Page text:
Mabel alone – after Theodore’s death

The heading of Mabel’s final Chronicle of 1898 reads ‘A lonely useless journey’, suggesting that even if she were not recalling it with bitterness at some later point, then she was well into the trip, alone in her hotel room, when she took out her notebook and began to write. The downbeat tone of the Chronicle continues on (Friday) 11 March 1898 when Mabel leaves Egypt for Athens, arriving there on 13 March. Her diary peters out after four days. Her last chronicled words, after fifteen years of note-taking and with her dead husband clear in her thoughts, are extremely touching in their understatement: ‘Of course I have not neglected the antiquities either’.

However, her (possible) trip along the Nile in 1889/1900 may have seen her back to her old self and ready for adventures new!

They will be added here in due course – meanwhile click on the links to get an idea!


The publication of her classic monograph ‘Southern Arabia’ (1900)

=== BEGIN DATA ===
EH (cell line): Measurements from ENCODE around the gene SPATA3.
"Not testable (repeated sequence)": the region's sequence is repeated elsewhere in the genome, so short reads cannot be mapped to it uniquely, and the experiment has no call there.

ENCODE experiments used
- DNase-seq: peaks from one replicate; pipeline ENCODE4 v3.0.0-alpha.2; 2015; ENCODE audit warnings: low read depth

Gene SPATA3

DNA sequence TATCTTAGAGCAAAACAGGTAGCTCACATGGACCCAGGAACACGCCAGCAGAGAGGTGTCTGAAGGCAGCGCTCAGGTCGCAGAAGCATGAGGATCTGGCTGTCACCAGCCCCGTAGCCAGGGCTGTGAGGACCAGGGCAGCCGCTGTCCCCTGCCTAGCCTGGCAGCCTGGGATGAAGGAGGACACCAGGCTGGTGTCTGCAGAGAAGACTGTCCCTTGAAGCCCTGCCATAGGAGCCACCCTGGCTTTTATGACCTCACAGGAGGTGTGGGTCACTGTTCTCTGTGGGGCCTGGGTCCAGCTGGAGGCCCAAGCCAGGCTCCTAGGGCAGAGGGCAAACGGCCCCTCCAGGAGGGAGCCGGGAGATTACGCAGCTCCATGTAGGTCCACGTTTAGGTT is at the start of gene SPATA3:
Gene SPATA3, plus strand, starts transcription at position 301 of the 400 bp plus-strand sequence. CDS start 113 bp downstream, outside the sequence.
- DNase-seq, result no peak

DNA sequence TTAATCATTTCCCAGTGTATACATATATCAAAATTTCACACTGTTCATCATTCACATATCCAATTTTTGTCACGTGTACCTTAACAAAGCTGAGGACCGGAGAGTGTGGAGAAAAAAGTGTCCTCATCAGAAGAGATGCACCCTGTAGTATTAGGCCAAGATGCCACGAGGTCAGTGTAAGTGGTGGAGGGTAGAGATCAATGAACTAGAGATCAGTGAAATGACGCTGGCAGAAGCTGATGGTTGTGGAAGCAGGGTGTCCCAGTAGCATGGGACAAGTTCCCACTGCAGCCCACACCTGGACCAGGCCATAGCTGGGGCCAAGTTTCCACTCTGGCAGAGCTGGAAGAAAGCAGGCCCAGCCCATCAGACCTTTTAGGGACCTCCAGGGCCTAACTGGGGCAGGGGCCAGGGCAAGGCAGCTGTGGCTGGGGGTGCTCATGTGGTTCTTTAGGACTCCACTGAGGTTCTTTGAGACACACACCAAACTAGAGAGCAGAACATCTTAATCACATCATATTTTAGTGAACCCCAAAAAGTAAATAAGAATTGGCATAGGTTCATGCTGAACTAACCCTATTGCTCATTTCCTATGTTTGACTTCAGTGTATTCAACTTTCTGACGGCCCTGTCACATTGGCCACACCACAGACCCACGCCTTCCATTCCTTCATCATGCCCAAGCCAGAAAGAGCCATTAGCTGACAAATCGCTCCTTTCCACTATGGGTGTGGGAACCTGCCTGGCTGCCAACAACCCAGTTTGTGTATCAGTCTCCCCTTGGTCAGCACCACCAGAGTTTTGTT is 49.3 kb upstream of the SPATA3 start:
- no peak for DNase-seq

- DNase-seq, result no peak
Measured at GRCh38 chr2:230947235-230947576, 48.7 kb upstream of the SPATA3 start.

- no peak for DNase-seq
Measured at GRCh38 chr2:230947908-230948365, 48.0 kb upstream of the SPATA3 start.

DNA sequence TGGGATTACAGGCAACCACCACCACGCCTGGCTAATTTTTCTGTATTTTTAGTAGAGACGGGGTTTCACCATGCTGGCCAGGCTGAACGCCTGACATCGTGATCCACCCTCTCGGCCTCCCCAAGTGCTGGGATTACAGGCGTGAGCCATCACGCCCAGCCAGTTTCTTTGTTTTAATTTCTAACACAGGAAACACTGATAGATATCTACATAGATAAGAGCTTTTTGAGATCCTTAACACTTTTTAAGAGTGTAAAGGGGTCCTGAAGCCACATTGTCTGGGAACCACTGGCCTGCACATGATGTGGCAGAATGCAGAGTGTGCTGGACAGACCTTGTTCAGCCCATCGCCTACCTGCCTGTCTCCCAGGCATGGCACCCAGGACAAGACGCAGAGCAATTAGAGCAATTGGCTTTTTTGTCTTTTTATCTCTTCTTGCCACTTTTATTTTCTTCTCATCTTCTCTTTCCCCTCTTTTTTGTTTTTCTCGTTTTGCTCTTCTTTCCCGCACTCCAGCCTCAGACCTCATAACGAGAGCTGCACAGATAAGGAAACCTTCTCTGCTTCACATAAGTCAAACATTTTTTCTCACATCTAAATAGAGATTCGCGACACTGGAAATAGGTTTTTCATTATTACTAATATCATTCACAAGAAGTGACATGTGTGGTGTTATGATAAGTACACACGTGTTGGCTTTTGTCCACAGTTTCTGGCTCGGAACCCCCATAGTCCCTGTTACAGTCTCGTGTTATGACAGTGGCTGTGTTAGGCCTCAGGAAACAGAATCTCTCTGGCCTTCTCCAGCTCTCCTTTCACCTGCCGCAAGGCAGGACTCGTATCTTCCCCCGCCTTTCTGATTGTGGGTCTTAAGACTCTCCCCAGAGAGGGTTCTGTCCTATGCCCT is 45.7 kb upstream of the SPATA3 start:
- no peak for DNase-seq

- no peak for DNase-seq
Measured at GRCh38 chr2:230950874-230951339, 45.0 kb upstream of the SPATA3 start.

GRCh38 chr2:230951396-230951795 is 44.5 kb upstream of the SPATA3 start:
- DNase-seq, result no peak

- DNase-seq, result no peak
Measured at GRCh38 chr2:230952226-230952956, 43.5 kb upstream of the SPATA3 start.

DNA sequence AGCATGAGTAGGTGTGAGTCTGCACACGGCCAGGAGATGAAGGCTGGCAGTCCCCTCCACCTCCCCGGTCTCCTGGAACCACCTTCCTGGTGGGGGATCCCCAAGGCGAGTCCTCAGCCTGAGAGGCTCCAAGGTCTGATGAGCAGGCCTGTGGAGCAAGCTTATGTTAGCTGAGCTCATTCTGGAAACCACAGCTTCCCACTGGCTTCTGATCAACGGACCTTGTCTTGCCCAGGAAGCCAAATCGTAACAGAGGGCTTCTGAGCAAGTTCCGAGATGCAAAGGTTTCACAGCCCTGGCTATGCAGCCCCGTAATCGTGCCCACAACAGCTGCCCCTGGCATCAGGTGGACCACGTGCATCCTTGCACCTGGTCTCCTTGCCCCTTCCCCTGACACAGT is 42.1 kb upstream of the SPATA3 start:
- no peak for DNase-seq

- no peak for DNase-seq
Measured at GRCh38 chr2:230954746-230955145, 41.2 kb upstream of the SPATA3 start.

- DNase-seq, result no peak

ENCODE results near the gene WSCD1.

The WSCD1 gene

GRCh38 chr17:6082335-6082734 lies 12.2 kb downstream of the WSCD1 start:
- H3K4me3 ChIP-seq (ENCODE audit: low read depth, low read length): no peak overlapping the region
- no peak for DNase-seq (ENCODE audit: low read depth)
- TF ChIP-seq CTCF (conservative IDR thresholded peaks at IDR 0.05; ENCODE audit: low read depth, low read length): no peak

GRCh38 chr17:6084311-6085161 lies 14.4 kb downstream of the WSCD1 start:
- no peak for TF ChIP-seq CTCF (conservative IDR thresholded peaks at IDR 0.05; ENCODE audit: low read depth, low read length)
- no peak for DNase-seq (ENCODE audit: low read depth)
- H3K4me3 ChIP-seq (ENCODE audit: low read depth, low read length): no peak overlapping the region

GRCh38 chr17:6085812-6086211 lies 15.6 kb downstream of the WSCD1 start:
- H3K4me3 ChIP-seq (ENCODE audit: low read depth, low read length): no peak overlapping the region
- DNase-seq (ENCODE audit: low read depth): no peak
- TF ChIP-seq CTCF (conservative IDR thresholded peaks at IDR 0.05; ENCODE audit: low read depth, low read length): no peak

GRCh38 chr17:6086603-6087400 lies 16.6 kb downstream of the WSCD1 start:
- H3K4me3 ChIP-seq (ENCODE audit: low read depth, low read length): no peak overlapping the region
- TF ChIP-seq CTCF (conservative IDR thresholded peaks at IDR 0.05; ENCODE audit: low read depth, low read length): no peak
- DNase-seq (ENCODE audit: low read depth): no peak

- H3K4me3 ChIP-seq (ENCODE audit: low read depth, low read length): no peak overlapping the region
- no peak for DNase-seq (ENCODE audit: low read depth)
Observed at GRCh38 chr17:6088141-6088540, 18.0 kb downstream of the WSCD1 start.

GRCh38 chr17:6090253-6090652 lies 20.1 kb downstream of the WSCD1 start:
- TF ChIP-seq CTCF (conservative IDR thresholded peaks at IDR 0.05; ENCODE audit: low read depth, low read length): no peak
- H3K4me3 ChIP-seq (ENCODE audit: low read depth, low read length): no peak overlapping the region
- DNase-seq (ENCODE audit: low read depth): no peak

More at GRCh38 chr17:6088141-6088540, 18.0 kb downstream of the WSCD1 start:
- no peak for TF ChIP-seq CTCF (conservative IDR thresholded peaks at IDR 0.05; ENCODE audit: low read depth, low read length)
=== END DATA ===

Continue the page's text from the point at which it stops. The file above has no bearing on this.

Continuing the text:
A schedule of her journeys to Palestine in the 1900s and adventures there

Her controversial interfering in Jerusalem and her bookshop there

The notorious ‘Bethel Seal’ incident. Did Mabel ‘plant’ her ceramic seal from the Hadramaut as a token of remembrance for Theodore in the early 1900s and sparking an unsolved mystery?

The publication of her two obscure volumes ‘A Patience Pocket Book’ (1904) & ‘Anglo-Saxons from Palestine: or, the Imperial mystery of the lost tribes’ (1908)

Her involvement in the so-called ‘Garden Tomb’ in Jerusalem and the small pamphlet by A. W. Crawley-Boevey, revised and enlarged Mabel and Miss Hussey, published by the Committee of the Garden Tomb in Jerusalem (1920s).

Mabel’s stays at the Pension Hughes/Hughes’ Hotel, Jaffa Road, Jerusalem, in the early 1900s, perhaps from where she caused some controversy among the expat community and British consular officials.

Links with family and friends in Ireland and elsewhere

Her final years and obituaries

Her legacy